http://www.midsouthshooterssupply.com/department.asp?dept=%4D%55%5A%5A%4C%45%4C%4F%41%44%49%4E%47&dept2=%4D%55%5A%5A%4C%45%4C%4F%41%44%49%4E%47%20%52%49%46%4C%45%53&dept3=%35%30%20%43%41%4C&dept4=%54%52%41%44%49%54%49%4F%4E%53


http://www.traditionsfirearms.com/eshop/products/KENTUCKY%20RIFLE_L.jpg

http://www.traditionsfirearms.com/eshop/10Expand.asp?ProductCode=R2020

You didn't mention which model pistol kit that you saw, so I
can't comment on the price. Is it a .50 Trapper? Generally
speaking, I'd buy a finished pistol before purchasing it as a kit.

Do you recognize the pistol from the pages below?

http://www.traditionsfirearms.com/eshop/10Browse.asp?Category=Muzzleloaders%3A+Classic+Pistol+Kits+%28Pistols%29

http://www.traditionsfirearms.com/eshop/10Browse.asp?Category=Muzzleloaders%3A+Classic+Pistols+%28Pistols%29

Ratdog68
May 11, 2009, 02:01 AM
I wish I'd've seen that Hawken before I ordered up my regular Traditions Hawken... since I already have a T/C Hawken ! I likes that little bad boy ! :banghead:

mordechaianiliewicz
May 11, 2009, 02:22 AM
Thanks, articap.

The pistol was the Kentucky, which they had. It was actually a pistol version that I was interested in getting.

I do kind of want to put one together myself.... so far the most I've done is simply restore a cosmolined up old Mosin back to shooting shape. Never owned a black powder firearm, but have always wanted atleast one.

arcticap
May 11, 2009, 05:13 AM
$229 does seem a little higher price for a Traditions Kentucky pistol kit. Check out the prices on Midsouth's pistol kits. The Lyman Great Plains pistol is a very nice and accurate .50 pistol and is also offered as a kit:

http://www.midsouthshooterssupply.com/deptsearch1x.asp?dept=%4D%75%7A%7A%6C%65%6C%6F%61%64%69%6E%67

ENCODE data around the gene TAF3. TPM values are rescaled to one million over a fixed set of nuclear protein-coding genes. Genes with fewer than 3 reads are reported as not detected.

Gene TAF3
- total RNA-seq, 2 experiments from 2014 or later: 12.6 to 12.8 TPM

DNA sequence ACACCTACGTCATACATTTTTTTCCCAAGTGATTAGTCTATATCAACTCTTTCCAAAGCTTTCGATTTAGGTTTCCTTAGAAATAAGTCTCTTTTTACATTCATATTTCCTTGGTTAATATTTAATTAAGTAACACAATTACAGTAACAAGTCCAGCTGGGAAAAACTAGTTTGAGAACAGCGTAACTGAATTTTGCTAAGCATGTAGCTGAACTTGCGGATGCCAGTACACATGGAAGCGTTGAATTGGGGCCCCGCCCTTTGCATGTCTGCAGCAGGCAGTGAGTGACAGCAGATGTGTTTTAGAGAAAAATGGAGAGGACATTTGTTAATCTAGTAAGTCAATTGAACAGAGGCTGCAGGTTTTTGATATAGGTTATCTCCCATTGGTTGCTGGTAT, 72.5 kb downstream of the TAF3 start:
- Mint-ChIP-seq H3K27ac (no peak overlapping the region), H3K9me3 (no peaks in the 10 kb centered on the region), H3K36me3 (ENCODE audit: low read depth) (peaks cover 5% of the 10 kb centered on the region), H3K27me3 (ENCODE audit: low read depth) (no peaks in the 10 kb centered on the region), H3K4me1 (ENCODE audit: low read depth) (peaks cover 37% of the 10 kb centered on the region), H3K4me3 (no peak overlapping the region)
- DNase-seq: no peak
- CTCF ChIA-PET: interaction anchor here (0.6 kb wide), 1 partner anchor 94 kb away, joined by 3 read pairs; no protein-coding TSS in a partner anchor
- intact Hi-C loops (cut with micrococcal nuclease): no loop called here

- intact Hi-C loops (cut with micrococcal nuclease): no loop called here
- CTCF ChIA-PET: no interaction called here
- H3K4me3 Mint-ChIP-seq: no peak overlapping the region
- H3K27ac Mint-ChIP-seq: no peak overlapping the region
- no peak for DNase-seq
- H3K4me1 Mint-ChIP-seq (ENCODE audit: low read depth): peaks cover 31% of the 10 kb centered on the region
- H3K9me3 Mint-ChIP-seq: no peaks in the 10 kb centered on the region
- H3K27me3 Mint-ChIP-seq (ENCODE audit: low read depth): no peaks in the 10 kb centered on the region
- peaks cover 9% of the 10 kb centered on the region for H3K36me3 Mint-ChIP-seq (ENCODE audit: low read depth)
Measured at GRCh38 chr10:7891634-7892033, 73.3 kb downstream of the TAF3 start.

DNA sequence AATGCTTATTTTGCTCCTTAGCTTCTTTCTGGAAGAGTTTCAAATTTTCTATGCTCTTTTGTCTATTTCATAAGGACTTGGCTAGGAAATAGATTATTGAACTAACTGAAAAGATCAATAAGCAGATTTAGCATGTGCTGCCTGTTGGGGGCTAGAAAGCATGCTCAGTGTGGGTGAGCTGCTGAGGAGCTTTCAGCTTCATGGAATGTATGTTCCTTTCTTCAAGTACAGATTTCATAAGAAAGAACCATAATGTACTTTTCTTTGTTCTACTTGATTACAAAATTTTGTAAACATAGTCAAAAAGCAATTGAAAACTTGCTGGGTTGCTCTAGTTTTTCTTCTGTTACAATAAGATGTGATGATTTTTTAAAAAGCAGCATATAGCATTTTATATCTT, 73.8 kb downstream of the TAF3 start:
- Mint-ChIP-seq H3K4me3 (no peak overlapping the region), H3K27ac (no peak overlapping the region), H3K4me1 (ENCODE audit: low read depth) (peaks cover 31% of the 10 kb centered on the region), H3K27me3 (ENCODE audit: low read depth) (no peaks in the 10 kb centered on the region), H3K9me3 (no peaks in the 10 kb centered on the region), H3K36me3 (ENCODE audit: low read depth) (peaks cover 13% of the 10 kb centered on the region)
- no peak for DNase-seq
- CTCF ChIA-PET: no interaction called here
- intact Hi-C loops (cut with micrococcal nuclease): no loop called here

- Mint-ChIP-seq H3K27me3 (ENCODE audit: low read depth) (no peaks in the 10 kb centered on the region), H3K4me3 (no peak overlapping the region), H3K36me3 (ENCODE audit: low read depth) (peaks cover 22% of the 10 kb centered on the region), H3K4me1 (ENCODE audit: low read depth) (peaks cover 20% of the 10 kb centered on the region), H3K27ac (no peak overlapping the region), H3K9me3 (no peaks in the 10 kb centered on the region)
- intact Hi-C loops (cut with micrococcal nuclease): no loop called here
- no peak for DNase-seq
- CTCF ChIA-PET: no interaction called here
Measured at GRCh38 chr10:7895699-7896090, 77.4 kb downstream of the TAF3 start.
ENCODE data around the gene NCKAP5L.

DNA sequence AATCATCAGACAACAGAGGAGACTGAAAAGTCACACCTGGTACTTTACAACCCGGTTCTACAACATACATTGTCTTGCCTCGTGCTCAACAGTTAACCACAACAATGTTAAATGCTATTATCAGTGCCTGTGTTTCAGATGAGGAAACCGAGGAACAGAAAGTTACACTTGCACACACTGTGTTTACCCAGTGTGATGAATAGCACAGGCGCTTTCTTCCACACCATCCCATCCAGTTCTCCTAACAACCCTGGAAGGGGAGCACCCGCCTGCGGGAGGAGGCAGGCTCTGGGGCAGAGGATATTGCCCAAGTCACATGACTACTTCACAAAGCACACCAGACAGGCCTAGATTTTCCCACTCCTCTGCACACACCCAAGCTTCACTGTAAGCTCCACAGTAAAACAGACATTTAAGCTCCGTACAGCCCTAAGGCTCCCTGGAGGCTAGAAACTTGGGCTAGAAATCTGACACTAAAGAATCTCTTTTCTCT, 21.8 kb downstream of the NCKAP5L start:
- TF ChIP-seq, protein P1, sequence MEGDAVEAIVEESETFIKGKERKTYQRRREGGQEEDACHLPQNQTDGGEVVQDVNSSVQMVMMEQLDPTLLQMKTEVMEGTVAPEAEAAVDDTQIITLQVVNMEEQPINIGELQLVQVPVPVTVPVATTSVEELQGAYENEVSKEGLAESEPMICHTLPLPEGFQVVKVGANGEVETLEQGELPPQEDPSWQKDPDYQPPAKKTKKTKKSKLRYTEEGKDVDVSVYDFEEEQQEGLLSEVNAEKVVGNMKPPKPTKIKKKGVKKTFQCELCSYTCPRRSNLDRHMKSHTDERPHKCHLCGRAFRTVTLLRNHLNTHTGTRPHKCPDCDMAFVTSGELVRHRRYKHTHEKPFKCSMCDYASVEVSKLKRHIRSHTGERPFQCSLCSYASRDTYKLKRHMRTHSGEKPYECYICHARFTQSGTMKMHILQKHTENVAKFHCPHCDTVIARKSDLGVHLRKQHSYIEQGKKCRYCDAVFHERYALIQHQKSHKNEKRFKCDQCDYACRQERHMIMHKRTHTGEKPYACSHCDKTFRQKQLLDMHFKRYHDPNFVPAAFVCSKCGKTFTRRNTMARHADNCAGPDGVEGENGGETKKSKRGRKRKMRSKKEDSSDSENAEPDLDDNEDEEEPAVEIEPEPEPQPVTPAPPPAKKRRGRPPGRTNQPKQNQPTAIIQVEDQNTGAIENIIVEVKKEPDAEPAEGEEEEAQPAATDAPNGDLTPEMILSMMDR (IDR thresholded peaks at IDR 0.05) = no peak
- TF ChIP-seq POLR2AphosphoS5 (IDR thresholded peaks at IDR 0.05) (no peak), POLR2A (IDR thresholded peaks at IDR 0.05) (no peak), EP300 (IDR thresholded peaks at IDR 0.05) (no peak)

Deer Creek also sells many Traditions kits at discounted prices. Contact them at 765-525-6181.

Lastly, Cherry's Fine Guns has a finished Pedersoli Kentucky .45 percussion with a walnut stock on sale for $250:

http://www.cherrys.com/ped_pist.htm

I know how you feel Ratdog.
A month or so ago they had the matching .50 Trapper pistol with the nickel barrel and laminated stock on sale for $179. That sold out and now it may never be seen at that bargain price ever again. :rolleyes:

mykeal
May 11, 2009, 07:21 AM
I wouldn't classify the factory finished Traditions caplocks as being mediocre.
I agree, somewhat. In this context I used the adjective to characterize the kit as a kit rather than a finished gun. My opinion of the Traditions kits is that they are a mediocre kit when compared with other factory gun kits like Thompson Center or Lyman, even considering the price differential.

As for the factory finished guns - I own one Traditions gun and it's average in design, execution and performance. For the price I'd recommend it to someone who was starting out or who was on a very limited budget.

messerist
May 11, 2009, 09:49 PM
I second the post by arcticap about the Lyman's Great Plains Pistol. I have one and you can not find a better shooter for the price! I put it together from the kit and found it very easy and quick to get it into shooting form.

Black Toe Knives
May 11, 2009, 10:33 PM
Unless you just really want to build a Muzzle loader. Bargains can be found. Lots of them. My wife bought her muzzle loader at a Gun show for 100.00. I paid 75.00 for a T/C with a scope.

Mr Bernoulli
May 11, 2009, 11:23 PM
where are these traditions and lyman kit pistols made in the good old US or no?

arcticap
May 12, 2009, 02:54 AM
Traditions is made in Spain by Ardesa, and Lyman is made in Italy by Investarms.

BHP FAN
May 12, 2009, 10:48 AM
some of the older Kentuckys [mine and my brother's] were marked ''JUKAR'',and Made In Spain.